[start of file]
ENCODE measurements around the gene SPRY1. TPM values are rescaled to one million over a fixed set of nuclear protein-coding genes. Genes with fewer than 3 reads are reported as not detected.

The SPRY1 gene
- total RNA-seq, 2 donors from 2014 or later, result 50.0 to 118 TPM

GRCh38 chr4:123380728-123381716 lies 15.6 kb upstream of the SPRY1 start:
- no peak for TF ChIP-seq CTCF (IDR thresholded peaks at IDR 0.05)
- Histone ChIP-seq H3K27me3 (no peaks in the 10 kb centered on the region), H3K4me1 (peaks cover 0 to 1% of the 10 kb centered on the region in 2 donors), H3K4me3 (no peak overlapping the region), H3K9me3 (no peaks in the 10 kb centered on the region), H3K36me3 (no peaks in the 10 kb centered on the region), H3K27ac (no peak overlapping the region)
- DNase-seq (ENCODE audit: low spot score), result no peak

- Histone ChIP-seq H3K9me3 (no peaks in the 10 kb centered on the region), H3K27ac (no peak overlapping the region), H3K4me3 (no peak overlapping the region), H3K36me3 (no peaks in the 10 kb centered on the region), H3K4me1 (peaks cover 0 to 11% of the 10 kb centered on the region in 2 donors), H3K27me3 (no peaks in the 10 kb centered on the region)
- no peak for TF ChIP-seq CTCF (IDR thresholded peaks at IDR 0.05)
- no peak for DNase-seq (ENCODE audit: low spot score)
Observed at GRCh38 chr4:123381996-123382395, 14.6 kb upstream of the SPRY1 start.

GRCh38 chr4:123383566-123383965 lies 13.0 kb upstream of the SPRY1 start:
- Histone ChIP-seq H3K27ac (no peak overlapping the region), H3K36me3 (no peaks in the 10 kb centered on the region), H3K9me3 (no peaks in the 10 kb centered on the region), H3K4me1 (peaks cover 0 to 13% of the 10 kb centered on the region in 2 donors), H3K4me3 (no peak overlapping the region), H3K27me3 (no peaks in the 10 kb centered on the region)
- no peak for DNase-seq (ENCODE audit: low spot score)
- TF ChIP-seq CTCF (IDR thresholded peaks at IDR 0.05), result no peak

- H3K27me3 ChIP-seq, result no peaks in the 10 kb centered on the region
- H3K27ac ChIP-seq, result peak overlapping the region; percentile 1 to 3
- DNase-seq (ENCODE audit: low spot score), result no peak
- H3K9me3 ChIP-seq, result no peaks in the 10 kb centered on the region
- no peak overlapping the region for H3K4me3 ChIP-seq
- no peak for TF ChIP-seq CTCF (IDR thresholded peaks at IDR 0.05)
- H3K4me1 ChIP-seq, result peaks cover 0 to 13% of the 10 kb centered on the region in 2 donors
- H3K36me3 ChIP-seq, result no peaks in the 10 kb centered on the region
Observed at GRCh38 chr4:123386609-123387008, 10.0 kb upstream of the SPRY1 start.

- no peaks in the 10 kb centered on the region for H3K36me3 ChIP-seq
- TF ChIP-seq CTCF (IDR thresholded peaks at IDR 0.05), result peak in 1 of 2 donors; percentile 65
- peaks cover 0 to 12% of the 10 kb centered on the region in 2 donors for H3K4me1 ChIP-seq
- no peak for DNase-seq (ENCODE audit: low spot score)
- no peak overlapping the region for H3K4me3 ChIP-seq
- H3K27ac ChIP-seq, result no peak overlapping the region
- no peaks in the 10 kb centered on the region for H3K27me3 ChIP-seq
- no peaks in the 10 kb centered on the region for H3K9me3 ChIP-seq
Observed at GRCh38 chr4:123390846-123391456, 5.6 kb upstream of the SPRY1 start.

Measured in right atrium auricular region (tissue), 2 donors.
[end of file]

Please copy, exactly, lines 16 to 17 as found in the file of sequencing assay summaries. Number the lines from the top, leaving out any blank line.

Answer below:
- H3K27me3 ChIP-seq, result no peaks in the 10 kb centered on the region
- H3K27ac ChIP-seq, result peak overlapping the region; percentile 1 to 3